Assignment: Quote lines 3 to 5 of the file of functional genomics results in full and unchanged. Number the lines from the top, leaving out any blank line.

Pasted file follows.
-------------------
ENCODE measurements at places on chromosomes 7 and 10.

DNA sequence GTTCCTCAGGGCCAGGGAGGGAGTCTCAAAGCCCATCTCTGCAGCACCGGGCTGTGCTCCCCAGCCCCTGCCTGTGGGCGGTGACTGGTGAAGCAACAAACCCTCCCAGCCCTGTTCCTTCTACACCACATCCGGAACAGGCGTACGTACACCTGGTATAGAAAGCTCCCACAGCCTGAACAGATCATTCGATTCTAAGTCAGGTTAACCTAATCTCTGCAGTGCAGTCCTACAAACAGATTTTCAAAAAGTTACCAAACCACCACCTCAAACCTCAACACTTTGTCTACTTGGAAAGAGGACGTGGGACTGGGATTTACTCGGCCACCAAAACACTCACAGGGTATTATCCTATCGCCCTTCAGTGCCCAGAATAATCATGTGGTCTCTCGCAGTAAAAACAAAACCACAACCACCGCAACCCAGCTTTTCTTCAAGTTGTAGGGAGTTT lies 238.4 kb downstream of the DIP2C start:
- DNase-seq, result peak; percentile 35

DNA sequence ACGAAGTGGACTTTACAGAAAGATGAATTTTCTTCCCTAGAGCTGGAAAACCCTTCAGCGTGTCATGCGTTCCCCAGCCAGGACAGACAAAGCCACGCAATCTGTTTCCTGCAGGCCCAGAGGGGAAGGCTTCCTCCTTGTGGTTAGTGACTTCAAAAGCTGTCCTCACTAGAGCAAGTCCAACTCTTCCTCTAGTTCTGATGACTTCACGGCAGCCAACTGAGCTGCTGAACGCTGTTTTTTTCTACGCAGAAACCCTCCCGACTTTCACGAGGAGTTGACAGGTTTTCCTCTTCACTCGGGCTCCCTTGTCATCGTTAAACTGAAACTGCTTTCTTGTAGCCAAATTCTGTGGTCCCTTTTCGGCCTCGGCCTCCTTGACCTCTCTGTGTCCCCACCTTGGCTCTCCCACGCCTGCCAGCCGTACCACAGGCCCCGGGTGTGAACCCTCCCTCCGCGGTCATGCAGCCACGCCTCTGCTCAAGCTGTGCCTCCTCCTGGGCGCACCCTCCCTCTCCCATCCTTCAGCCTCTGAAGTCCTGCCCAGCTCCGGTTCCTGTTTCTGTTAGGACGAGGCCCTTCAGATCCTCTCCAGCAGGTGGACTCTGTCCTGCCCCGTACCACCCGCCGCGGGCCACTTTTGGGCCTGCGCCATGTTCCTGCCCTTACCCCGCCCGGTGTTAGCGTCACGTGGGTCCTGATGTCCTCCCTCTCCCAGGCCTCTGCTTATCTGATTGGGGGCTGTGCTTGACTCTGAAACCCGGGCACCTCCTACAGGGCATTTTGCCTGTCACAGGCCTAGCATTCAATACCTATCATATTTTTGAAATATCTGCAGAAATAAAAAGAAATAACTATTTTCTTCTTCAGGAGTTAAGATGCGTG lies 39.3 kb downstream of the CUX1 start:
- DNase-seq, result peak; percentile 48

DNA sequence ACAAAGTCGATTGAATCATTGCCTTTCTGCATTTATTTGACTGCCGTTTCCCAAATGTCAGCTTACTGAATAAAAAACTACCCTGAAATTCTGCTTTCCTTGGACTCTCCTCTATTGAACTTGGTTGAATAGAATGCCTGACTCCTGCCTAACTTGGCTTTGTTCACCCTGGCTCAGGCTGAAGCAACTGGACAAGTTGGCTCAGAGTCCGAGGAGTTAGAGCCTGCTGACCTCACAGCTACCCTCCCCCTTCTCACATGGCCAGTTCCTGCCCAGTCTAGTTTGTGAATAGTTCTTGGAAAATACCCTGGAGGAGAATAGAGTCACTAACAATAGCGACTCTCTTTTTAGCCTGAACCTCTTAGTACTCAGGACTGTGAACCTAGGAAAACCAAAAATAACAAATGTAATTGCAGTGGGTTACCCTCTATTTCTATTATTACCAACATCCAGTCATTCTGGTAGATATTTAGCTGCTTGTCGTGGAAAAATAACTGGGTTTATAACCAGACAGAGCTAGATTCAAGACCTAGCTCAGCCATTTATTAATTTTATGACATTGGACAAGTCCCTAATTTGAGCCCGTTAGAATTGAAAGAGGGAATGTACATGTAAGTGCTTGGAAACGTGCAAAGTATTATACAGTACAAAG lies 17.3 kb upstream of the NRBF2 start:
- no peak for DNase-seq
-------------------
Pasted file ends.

- DNase-seq, result peak; percentile 35

DNA sequence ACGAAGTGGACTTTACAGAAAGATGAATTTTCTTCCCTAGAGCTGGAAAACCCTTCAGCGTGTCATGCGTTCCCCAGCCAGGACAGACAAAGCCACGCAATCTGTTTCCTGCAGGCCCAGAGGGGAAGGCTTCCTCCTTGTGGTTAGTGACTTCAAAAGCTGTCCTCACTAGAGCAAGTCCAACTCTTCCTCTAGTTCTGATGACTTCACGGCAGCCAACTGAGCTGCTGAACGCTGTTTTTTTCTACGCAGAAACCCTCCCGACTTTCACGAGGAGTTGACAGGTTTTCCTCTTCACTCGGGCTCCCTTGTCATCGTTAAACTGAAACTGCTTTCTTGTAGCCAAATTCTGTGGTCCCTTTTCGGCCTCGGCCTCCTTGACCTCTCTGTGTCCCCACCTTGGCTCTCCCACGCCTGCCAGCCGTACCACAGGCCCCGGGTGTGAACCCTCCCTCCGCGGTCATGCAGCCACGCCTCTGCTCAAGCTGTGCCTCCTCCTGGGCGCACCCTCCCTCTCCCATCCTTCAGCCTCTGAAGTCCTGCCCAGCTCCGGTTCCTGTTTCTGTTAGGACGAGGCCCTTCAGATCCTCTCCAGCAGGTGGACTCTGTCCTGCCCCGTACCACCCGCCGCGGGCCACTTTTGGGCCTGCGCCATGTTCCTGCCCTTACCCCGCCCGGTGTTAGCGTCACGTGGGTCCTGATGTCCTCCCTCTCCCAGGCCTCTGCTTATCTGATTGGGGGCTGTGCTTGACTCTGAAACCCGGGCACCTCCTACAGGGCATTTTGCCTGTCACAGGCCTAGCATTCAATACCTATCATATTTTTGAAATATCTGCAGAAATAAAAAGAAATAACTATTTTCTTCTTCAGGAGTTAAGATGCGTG lies 39.3 kb downstream of the CUX1 start:
- DNase-seq, result peak; percentile 48